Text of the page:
DHMH Secretary Directs Health Care Providers and Local Health Departments to Report Suspected Middle East Respiratory Syndrome (MERS) Cases, Take Protective Measures:

Baltimore, MD (June 17, 2014) – On June 16, 2014, Maryland Department of Health and Mental Hygiene Secretary Joshua M. Sharfstein signed a directive and order for health care providers and local health departments to report suspected cases of Middle East Respiratory Syndrome (MERS) and follow infection prevention measures to prevent person-to-person spread.

“This directive and order formalizes what many of the health care providers were already doing,” says Secretary Sharfstein. “These protocols will help Maryland to continue to be prepared if we are faced with a case of MERS.”

Since MERS was first identified in Saudi Arabia in 2012, DHMH has been monitoring what’s happening in other parts of the world and the guidance from the World Health Organization (WHO) and the Centers for Disease Control and Prevention (CDC). DHMH has communicated with all Maryland hospital infection prevention programs to make them aware of what they should look for, what isolation and other infection prevention precautions to take for possible MERS infections, and how to get testing done if necessary. DHMH has worked with local health departments and health care providers to quickly investigate reports of possible MERS infections and has developed the capacity to do MERS testing in accordance with CDC guidance.

Currently, the risk of acquiring MERS in Maryland is low. There have been no confirmed cases in Maryland.

Anyone who develops fever and symptoms of respiratory illness, such as cough or shortness of breath, within 14 days after traveling from countries in or near the Arabian Peninsula, should call ahead to a health care provider and mention the recent travel. While sick, people should stay home from work or school and delay future travel to reduce the possibility of spreading illness to others.

For more information about MERS, visit http://preparedness.dhmh.maryland.gov/SitePages/MERS.aspx.

To see the full text of the Secretary’s order, visit http://preparedness.dhmh.maryland.gov/Documents/MERS%20Directive%20and%20Order%20061614.pdf.

 

 

Substance Abuse Help

 

Zika Information

 

Rabies Information


     

WCHD News

Worcester County Health Department encourages residents to take part in the 2nd Annual 1 Billion Steps Challenge through the American Public Health Association. Last year, Worcester walked more than six million steps in the winter and spring, coming in third place among nearly 700 teams across the country. This year, taking part in 1 Billion Steps is easier than ever: individuals and teams can register online using the Stridekick app for smartphones and other devices. The challenge begins on January 1, 2018, and ends on April 8, 2018.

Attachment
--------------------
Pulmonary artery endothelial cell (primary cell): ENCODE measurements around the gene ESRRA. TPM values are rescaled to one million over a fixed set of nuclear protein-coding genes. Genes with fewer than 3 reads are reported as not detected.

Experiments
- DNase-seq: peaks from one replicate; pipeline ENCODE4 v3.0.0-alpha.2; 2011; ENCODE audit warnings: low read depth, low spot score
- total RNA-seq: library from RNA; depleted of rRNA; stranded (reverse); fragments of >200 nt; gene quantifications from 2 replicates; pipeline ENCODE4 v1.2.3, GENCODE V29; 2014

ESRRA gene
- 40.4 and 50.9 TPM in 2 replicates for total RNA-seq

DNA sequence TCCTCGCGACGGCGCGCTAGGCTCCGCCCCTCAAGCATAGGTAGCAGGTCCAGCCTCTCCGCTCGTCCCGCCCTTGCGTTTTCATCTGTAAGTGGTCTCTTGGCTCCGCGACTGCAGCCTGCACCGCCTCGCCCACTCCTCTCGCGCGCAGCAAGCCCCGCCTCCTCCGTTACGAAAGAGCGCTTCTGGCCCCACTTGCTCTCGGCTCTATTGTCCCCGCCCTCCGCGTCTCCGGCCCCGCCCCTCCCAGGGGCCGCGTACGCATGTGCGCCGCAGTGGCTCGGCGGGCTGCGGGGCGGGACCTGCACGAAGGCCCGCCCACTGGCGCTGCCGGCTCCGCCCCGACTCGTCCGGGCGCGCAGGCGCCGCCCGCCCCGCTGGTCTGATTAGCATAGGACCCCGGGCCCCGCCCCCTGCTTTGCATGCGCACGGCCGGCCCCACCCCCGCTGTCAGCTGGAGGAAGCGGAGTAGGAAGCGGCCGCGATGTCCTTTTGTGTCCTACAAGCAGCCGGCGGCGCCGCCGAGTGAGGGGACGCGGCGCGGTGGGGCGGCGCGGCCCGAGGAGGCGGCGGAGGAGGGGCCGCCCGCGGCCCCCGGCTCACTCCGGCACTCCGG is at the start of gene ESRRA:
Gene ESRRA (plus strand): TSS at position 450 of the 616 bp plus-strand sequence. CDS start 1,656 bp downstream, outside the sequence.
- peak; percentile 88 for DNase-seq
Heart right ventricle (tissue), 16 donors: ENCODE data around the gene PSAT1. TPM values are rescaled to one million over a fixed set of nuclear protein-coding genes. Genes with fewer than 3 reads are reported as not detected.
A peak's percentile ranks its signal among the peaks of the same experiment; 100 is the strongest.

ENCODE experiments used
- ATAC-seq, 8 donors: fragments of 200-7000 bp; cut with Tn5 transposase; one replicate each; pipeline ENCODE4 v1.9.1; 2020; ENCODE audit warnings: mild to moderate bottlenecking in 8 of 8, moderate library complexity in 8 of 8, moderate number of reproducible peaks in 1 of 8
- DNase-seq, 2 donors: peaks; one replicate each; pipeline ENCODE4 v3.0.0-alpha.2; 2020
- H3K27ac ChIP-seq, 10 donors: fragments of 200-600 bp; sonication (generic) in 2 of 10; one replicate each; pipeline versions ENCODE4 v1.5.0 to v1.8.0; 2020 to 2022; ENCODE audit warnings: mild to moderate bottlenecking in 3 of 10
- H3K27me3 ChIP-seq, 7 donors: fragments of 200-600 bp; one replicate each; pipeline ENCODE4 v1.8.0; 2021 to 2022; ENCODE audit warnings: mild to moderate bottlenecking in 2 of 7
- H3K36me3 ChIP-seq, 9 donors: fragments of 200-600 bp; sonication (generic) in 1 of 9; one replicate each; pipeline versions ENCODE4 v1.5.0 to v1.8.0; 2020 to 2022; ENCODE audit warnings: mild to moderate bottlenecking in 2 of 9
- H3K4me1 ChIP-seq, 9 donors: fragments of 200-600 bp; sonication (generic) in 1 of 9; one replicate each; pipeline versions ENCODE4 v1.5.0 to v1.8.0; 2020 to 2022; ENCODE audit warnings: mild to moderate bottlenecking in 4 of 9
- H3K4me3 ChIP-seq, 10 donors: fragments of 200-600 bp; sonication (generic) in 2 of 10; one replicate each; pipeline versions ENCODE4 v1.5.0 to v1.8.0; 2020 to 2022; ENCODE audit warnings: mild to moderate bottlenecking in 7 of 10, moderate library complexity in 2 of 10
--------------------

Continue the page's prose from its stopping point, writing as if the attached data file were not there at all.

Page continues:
To sign up for Worcester Health's team on Stridekick, click here. For more information, call 410-632-0056.

Read more ...

Baltimore, MD (December 7, 2017) – The 14th Annual Maryland Health Equity Conference, which focuses on needed coordination, collaboration, and available opportunities to address population health and health disparities in Maryland, was held today in Baltimore.

Read more ... Due to inclement weather, the Just Walk Making Strides event scheduled for today is rescheduled for 5-6 p.m. on October 18 at Byrd Park in Snow Hill. For more information, please call 410-632-0056.  Read more ... Maryland’s Minority Health office nets $1 million grant, largest in its history. Funds from U.S. HHS to boost healthcare access in Prince George’s County.
 
Baltimore, MD (September 16, 2015) – The Maryland Office of Minority Health and Health Disparities (MHHD) has received its largest grant since its establishment in 2004. MHHD received a five-year grant award totaling $1million from the U.S. Department of Health and Human Services’ Office of Minority Health’s State Partnership Grant Program to Improve Minority Health.   Read more ...
Residents are reminded to take precautions to reduce risk during summer, fall
 
Baltimore, MD (August 18, 2015) – The Department of Health and Mental Hygiene (DHMH) today is announcing the first confirmed and locally acquired case of West Nile Virus (WNV) in Maryland this year. The infected individual is an adult who lives in the Baltimore Metropolitan region. In addition, WNV also has been detected in mosquito pools collected in Anne Arundel and Prince George’s counties. A mosquito pool is a group of mosquitoes collected at one of several trap sites across the state.
Read more ...
 Lower Shore Health Insurance Assistance Program